Publications: Project R&R News

Viewers respond to Argo film

November 7, 2006 • Posted in Project R&R News

Friends and members tune in to Chimpanzees: An Unnatural History

From L.D., Long Island, NY

Billy Jo at Fauna Foundation sanctuary

“I have to say it brought me to tears. These animals are no different than us. When I saw Billy wipe his mouth while carefully licking his ice cream cone I found it unbelievable that humans can ever justify eating animals or using them in any way.”

From G.M., San Antonio,TX

I don't even know how to begin to explain to you the reaction I got from viewing the documentary with the writer's group of journalists. Suffice it to say, we were completely emotionally overwhelmed with the topic and most all of us needed private time to compose ourselves. We're supposed to be professionals and yet, here we were, completely devastated. Even the men! The group remained silent except for the sounds of humanity grieving insularly yet collectively.

I found myself reaching out to others in the group and comforting them which was fine, because I was at a complete loss as to what I might wish to ask of Dr. Capaldo and Mrs. Grow. It was a time of deep introspection and not a time for inquiry! Who would have thought this? During the screening, we were all seated at a very large, oversized conference table and all eyes were fixed on the television screen. Not one person shuffled a paper, reached for their refreshments, got up to take a call/assignment or even excused themselves for the restroom. Which is very unlikely, because we are usually a most restless group! Up/down; up/down; constantly in and out...Not last night.

I had a brief momentary scare at the outset of the documentary when they show the lab workers strapping the chimp to the gurney, hand by hand, leg by leg. I thought that I wouldn't be able to view more because I was physically so sickened and didn't think I would be able to withstand the pain of observation. How ironic, isn't it? That it can be so painful to watch and yet, let's put ourselves for just one moment into how it must have felt for the chimps. Everyone had the same reaction of relief, when the documentary provided respite in moving on instead of staying painfully fixated on the bound chimp.

Another such moment was when they show the chimps in space and the time acceleration of their anxiety-induced state! The closing views of Tom in the tree at Fauna had us all screaming with delight and pounding our hands on the table or pumping our arms high over our heads with pure unadulterated joy! INCREDIBLE JOY!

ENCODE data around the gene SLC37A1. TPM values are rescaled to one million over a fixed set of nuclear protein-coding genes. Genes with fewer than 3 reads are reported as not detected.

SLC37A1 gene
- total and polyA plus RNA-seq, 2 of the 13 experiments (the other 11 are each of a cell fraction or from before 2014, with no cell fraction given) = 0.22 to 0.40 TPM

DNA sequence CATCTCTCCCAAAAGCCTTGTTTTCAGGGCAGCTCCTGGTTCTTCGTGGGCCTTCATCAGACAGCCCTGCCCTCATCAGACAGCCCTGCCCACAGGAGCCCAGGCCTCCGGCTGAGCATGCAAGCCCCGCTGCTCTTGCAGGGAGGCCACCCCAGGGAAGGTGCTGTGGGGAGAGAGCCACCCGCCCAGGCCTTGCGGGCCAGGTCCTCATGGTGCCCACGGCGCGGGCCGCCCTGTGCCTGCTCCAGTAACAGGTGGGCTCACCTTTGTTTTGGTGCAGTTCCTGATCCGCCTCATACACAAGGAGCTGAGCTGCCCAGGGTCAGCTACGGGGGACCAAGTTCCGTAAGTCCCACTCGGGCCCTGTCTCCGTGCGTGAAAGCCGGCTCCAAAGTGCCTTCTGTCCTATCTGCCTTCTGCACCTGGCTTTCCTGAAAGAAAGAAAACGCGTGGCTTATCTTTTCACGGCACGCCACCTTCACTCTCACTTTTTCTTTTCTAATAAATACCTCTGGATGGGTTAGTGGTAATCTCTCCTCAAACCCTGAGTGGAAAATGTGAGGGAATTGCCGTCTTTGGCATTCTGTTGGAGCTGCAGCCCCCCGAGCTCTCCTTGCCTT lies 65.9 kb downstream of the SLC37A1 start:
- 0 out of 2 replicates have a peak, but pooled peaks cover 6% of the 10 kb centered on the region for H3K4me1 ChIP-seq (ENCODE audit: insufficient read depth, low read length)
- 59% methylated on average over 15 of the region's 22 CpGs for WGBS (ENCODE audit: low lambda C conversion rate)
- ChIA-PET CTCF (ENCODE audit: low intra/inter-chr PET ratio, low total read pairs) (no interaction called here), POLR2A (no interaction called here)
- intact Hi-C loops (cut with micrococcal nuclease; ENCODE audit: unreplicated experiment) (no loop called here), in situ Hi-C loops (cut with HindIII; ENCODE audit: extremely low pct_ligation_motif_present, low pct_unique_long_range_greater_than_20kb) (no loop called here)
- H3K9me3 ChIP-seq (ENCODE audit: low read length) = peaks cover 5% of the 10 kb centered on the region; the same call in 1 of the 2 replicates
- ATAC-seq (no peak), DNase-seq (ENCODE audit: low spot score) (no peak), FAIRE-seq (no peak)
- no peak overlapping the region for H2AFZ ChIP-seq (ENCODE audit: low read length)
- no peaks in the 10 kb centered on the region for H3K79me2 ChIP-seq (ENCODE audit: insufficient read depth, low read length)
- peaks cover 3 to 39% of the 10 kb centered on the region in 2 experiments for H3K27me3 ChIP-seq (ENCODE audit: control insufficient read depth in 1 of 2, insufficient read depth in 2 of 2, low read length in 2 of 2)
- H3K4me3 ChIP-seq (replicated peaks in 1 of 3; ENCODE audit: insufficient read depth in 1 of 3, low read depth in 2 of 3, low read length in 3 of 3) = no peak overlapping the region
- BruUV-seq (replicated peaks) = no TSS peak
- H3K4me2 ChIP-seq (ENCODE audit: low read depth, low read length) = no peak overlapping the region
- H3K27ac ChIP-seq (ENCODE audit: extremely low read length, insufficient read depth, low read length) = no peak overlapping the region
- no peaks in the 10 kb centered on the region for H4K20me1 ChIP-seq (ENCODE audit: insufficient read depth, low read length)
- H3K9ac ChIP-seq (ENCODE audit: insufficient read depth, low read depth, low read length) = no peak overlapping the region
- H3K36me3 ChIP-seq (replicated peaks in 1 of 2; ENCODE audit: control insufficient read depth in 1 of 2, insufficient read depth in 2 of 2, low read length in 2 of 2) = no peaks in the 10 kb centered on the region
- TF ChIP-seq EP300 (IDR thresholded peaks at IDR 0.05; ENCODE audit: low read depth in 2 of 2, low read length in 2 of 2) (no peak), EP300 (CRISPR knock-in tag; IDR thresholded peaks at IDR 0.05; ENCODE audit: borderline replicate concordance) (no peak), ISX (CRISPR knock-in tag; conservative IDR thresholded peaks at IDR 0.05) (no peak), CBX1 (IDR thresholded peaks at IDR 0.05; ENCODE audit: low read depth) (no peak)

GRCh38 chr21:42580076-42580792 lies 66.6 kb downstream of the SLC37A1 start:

It was especially difficult and moving for me personally (I cry now as I write this) to watch Gloria run along the outside of the enclosure urging Tom on. I could hear and feel the emotion in her voice and the cries quelling up in her. I will never forget Gloria in this triumphant, most "G-L-O-R-I-A-S" scene!!! (spelling intentional)

I could feel the long hours she has worked. I could sense her huge, open and loving heart with trying to urge and involve previous chimp owners to reacquaint themselves. It was so, so sad (yet extremely effective) to see Mr. Heath walk away and the camera focusing on the chimp obviously feeling a sense of abandonment all over again.

We all came away with a huge sense of dread regarding Lemsip and Coulston. We each only had to think that right here in San Antonio, we still have the Southwest Research Laboratory!

Other highlights are seeing the chimps enjoy the food so much, the purses with necklaces for sensory stimulation, and of course, all the work and progress in Florida and New Mexico.

Every time I think about Gloria running alongside the enclosure urging Tom on, I think of how her heart must have been bursting with such a huge mix of feelings, of joy and of relief and it makes me feel like my heart will burst also. The leaves of the tree blowing in the wind made such a visual and tangible impact of what that freedom must have felt like for Tom. It's as if every single leaf were a banner waving in the wind, freedom at last, victory at many years of hard work, such huge sacrifices of both chimp and human and then a single moment in time, captured on film, for the whole world to see and feel and witness—and be changed by, forever more.

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